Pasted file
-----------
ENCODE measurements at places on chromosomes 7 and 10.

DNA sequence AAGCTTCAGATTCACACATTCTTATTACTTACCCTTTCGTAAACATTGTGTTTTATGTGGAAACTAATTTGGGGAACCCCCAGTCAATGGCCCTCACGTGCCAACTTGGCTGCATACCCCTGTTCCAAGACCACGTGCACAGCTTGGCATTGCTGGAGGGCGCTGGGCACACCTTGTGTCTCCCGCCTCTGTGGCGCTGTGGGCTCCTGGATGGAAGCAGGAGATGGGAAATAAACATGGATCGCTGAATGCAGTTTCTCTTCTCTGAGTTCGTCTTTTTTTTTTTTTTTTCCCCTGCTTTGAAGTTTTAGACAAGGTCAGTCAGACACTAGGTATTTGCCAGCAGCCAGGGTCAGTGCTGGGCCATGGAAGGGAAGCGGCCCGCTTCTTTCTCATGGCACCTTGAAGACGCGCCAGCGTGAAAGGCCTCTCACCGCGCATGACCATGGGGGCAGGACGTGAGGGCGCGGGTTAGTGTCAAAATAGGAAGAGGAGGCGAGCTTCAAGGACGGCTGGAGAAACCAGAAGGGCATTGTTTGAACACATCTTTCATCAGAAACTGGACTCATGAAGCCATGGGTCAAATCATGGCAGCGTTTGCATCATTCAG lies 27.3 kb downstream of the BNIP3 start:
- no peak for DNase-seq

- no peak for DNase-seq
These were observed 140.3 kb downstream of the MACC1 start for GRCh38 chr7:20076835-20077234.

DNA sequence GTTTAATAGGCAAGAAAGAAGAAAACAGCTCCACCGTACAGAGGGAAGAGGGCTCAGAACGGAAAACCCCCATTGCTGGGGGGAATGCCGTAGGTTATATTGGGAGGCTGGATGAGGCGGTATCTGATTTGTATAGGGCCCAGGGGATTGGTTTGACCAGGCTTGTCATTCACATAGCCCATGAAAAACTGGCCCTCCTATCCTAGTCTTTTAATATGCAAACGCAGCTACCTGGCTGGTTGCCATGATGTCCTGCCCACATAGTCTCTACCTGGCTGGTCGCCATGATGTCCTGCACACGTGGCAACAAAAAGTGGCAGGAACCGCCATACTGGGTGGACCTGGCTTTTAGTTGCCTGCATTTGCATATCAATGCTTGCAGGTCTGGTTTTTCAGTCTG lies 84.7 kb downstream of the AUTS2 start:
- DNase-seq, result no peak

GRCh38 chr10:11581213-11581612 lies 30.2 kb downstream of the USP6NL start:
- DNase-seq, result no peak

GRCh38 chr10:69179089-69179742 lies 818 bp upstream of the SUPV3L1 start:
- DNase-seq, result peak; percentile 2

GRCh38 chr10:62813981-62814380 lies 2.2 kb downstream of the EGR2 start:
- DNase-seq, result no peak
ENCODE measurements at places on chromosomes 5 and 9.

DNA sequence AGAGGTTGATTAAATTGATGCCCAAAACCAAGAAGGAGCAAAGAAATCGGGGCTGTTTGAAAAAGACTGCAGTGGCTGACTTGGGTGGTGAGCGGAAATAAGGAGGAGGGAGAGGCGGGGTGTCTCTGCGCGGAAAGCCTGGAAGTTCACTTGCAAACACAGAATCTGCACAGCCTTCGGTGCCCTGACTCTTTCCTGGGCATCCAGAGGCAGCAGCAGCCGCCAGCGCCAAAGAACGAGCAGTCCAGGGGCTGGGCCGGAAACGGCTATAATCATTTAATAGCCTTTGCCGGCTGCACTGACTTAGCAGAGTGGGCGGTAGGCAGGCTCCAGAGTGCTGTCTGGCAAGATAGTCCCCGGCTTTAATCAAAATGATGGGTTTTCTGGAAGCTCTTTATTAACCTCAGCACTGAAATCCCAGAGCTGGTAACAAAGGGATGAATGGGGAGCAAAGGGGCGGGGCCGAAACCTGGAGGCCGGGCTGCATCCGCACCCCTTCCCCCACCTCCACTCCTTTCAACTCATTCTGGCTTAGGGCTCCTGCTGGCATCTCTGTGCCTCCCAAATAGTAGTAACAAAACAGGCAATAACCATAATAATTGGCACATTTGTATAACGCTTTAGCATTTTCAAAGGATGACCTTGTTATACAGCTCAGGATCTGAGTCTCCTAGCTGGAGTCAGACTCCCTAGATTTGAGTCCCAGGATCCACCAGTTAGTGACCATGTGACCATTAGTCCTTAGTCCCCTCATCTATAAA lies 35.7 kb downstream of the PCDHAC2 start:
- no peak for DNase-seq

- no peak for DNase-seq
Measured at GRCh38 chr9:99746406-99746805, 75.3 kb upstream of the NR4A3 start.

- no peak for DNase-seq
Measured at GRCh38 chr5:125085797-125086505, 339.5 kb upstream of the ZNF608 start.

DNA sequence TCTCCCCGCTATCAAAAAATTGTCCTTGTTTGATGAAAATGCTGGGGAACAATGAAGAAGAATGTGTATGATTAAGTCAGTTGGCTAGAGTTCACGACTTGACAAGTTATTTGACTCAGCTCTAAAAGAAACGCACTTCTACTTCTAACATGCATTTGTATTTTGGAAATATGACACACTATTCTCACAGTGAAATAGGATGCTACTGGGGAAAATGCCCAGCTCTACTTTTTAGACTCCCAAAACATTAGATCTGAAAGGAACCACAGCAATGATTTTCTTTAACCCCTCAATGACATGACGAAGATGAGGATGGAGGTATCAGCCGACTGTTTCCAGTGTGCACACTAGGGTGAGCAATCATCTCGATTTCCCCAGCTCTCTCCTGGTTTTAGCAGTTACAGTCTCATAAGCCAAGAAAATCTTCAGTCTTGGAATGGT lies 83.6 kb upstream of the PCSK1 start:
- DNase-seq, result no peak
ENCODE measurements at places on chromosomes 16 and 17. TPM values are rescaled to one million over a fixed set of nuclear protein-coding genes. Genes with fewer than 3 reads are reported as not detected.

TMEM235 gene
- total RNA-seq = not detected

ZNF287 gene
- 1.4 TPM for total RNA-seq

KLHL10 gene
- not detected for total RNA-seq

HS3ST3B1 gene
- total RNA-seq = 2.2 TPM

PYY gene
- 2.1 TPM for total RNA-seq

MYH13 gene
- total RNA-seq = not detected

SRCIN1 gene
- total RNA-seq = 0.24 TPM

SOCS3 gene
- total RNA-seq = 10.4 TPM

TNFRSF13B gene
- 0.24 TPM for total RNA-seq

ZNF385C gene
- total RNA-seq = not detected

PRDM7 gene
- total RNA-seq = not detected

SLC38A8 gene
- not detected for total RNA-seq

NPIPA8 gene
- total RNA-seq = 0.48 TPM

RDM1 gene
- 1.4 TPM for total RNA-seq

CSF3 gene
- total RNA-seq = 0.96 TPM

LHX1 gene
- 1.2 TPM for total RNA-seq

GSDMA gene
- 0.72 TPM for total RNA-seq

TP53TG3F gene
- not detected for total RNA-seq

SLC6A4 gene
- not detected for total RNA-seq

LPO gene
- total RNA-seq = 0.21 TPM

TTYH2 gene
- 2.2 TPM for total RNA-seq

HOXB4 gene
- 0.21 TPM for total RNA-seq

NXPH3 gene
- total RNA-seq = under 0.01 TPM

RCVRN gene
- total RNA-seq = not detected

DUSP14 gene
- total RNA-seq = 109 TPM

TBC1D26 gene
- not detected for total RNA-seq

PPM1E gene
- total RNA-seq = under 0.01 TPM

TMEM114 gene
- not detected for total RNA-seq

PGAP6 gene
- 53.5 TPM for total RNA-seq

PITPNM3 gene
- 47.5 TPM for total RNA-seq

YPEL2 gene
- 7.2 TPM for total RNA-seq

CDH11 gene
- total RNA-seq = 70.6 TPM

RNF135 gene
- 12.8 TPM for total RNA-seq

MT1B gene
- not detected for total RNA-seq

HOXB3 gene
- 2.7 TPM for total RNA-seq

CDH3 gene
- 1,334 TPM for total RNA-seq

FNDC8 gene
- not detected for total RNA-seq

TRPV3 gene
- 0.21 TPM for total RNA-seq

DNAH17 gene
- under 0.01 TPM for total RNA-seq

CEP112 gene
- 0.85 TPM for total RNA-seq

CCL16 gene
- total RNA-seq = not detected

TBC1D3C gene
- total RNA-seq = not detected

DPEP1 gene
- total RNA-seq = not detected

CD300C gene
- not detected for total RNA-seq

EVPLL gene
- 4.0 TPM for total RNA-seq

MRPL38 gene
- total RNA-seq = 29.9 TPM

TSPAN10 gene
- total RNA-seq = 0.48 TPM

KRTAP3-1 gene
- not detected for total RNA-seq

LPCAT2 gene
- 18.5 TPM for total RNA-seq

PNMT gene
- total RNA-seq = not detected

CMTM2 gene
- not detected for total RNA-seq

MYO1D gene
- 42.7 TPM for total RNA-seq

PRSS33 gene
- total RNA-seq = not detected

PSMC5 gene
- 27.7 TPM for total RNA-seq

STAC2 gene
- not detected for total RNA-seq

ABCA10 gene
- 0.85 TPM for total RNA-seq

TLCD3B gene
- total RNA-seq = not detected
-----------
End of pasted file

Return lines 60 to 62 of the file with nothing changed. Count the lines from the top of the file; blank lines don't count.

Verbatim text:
SLC6A4 gene
- not detected for total RNA-seq

LPO gene